VOCABULARY: “Clean Shares” in Mutual Funds


WSJ Wealth Adviser Briefing: Clean Shares
By Brian Hershberg
May 30, 2017 5:30 am ET

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With the fiduciary rule set to take effect June 9, WSJ Wealth Adviser’s Daisy Maxey took a look at a new type of mutual-fund share that stands to gain traction.

These “clean shares” charge only the fee to manage and operate a mutual fund, and don’t include payments to distributors, such as the broker-dealers and retirement-plan platforms that sell the funds. Stripped from clean shares are fees to compensate brokers for providing advice and 12b-1 fees, which pay for marketing, printing and prospectuses and other shareholder services.

As it is today, investors who buy class A shares of a mutual fund through a broker, for example, typically pay a sales charge that may range from 2.25% to 5.75%, according to Morningstar Inc. It’s easy for investors to overlook that payment to the broker because it’s bundled in with cost of the fund’s management, and the fund company passes it onto the distributor.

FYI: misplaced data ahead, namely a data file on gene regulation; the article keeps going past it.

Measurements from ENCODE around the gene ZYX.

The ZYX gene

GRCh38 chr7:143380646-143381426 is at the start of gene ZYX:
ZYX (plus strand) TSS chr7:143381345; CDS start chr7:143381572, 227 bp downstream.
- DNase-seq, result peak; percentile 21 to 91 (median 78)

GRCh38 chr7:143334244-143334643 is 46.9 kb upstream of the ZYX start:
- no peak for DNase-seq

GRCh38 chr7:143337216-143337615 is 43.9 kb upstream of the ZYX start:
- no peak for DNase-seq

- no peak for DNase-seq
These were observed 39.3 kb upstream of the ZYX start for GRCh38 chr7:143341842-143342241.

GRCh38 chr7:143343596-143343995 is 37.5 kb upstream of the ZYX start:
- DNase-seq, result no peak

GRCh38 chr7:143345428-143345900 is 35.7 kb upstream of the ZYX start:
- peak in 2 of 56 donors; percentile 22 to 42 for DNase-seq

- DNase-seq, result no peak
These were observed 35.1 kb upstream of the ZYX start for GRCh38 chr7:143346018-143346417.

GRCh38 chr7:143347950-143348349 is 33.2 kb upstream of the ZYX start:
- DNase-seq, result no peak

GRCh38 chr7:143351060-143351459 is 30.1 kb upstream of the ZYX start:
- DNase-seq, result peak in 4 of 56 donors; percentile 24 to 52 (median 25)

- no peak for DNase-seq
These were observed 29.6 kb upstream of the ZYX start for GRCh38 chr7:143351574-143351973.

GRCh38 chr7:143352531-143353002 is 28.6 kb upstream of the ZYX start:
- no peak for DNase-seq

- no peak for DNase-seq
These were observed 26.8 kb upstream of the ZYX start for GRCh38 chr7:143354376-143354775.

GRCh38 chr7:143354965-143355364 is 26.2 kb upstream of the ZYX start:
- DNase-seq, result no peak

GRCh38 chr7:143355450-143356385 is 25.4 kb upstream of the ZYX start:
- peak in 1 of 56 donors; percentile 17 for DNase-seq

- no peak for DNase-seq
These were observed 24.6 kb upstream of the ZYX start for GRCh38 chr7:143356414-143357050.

With clean shares, investors will likely pay 60% to 70% less to buy a fund, says Paul Ellenbogen, head of global regulatory solutions at Morningstar. If they want a broker’s advice, however, they would have to pay for that separately

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Seems like a great idea.

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